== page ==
Under The Microscope - The Amazon Warehouse


Under The Microscope - The Amazon Warehouse

It may be difficult to imagine now, but when Amazon launched in July 1995, it was an online bookstore, nothing more or less. It was also based in the garage of founder Jeff Bezos’ home (quite a big garage, admittedly, but still a garage) and got off the ground thanks to a $250,000 investment from Bezos’ parents.

All of this is interesting, but it becomes even more fascinating when these relatively humble beginnings are contrasted to the retail and online giant that is Amazon in 2024. Using market capitalisation, for example, a measure that calculates the total worth of a publicly traded company's outstanding shares, Amazon is worth $1.814 trillion as of February 2024, which makes it the fifth most valuable company in the world.

amazon beginnings books

In 2023, the company made profits of $30.42 billion, and Amazon Web Services (AWS) alone – the cloud computing service which began in 2014 as a small offshoot of the main company – brought in $24.2 billion in revenue, making it the largest cloud computing service in the world. It’s easy to get swept away in a blizzard of statistics when considering the sheer size of Amazon – control of 67-85% of the e-book market, 350 million products available on the website, 90% of shoppers in the UK and US using the app – but if one single thing can be said to underpin all of this success, then it is still e-commerce.

Efficiency Underpins Everything Amazon

Despite the diversification of the Amazon brand into multiple sectors, online stores still bring in the most revenue. 2023, for example, online shopping generated $231.8 billion in revenue, compared to $40.2 billion for subscription services and $90.7 billion for AWS. There are many reasons for this, ranging from the fact that e-commerce, in general, has grown almost exponentially in the wake of the Covid-19 pandemic – from global sales figures of $5,311 billion in 2022 to a projection of $8,034 billion in 2027 – to the user experience of the Amazon app itself.

However, all of this is underpinned by the highly efficient way in which the Amazon warehouses operate. Massive revenue drivers such as guaranteed next-day delivery, in two days (in the US) or even on the same day the order is made, are only possible thanks to the hugely effective way in which the vast Amazon fulfilment centres process orders and get items - from a selection of literally hundreds of thousands - packed and delivered at the fastest possible pace. Much of the coverage of these hyper-efficient warehouses has centred on high-tech automation, and the use of robotic technology (and we’ll be looking at these in more depth), but what most people might not realise is that the foundation underpinning the operation of Amazon warehouses involves a healthy dose of randomness and chaos. And also, that the introduction of a random method of storing items in the warehouses was initially inspired by none other than Harry Potter.

Randomness And Chaos To Create Order

When Harry Potter and the Philosopher’s Stone, the first book in the series, was published in 1997, the books in Amazon warehouses were organised by title (incidentally, they were also picked for packing and posting by individuals carrying the printed order on a piece of paper). However, the popularity of the first Harry Potter book was such that bottlenecks began to form in the fulfilment process, as pickers stood in line to take copies of the same popular book from the same place on the shelves.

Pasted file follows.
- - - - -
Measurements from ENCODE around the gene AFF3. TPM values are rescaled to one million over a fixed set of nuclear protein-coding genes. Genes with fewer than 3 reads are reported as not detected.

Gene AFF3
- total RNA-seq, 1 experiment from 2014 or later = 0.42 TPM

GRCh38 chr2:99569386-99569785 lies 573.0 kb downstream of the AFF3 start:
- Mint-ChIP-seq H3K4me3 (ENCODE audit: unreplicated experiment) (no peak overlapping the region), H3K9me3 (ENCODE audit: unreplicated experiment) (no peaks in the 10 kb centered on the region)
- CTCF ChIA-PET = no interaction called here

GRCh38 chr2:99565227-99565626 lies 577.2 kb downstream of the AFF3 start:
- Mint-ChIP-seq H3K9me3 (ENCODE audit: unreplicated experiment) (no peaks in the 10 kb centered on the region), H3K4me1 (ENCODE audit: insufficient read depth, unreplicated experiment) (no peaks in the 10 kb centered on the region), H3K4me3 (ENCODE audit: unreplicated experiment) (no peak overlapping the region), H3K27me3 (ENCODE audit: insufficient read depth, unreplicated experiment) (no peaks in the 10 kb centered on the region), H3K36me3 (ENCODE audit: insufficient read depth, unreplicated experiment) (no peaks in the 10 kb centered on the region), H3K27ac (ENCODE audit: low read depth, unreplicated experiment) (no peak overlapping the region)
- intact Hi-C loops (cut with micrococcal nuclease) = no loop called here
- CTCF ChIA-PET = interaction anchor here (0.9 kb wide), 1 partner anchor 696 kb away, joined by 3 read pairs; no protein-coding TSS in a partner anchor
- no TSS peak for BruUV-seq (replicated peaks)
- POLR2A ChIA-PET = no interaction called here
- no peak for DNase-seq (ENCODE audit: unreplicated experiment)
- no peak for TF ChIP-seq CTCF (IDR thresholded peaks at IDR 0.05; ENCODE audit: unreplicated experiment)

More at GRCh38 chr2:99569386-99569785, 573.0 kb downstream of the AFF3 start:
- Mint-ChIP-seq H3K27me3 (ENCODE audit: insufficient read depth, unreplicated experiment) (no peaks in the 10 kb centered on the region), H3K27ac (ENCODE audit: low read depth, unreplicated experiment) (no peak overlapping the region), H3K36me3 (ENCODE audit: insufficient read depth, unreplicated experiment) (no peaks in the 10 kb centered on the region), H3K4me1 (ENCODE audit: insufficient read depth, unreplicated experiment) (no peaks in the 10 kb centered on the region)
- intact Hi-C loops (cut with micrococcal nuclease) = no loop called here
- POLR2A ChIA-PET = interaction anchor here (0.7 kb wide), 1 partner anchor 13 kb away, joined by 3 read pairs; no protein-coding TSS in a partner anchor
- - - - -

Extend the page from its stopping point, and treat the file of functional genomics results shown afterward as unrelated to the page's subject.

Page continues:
railway arches

A Time-Honoured Approach Still Drives Modern Efficiency

This led the company to introduce ‘random stow’, which means items are stored in any available space in the warehouse. This system still operates today.

However, one thing that hasn’t endured from 1997 to the present day is the method of picking. Back then, picking involved batches of items printed on orders and assigned to employees working along particular pick paths. These employees would then walk along the rows of shelves wheeling flatbed carts, selecting the items on their list. This is repetitive, physically arduous, and time-consuming manual work that has gradually been replaced by automated solutions. Believe it or not, however, the automation only works as efficiently as it does, thanks to the seemingly chaotic application of random stow.

In a warehouse organised along traditional lines – and many warehouses still are – a batch of twenty-five teapots, for example, would be stored on a designated ‘teapot’ shelf, perhaps in a ‘crockery’ area of the warehouse. In an Amazon warehouse, however, the teapots would not align with metrics such as their demand, the type of customer likely to order them, or where they will be shipped. Instead, each is placed wherever an employee can find an open space, meaning that our twenty-five teapots might end up in twenty-five different areas of the warehouse.  

logistics of warehouse - use of drones

Speed, Space And Customer Base

The reasoning behind the random stow method is based on a few practical benefits allied to the use of technology developed by Amazon itself. The practical benefits are as follows:

  • Speed - If a picker is asked to pick up a teapot that has been ordered, and all of the teapots are stored in a single designated spot, then the picker would have to travel there, whether it is twenty feet away or several hundred yards. With twenty-five different locations to choose from, however, there’s a much greater chance that one of the pickers will be close to a teapot and an increased chance that any other items on a customer’s order won’t be too far away.